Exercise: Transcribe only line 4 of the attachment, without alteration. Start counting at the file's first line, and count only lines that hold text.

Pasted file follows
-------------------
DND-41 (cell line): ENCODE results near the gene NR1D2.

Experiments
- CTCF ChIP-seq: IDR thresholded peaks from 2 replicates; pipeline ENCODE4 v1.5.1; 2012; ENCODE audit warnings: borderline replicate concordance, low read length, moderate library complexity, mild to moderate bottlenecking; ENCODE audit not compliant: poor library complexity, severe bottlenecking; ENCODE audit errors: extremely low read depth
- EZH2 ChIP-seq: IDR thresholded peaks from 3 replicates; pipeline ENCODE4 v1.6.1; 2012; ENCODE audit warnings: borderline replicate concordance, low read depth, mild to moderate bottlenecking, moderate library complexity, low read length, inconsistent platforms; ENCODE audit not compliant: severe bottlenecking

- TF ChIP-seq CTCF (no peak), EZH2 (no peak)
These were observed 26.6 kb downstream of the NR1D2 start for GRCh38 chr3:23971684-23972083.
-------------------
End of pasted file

- EZH2 ChIP-seq: IDR thresholded peaks from 3 replicates; pipeline ENCODE4 v1.6.1; 2012; ENCODE audit warnings: borderline replicate concordance, low read depth, mild to moderate bottlenecking, moderate library complexity, low read length, inconsistent platforms; ENCODE audit not compliant: severe bottlenecking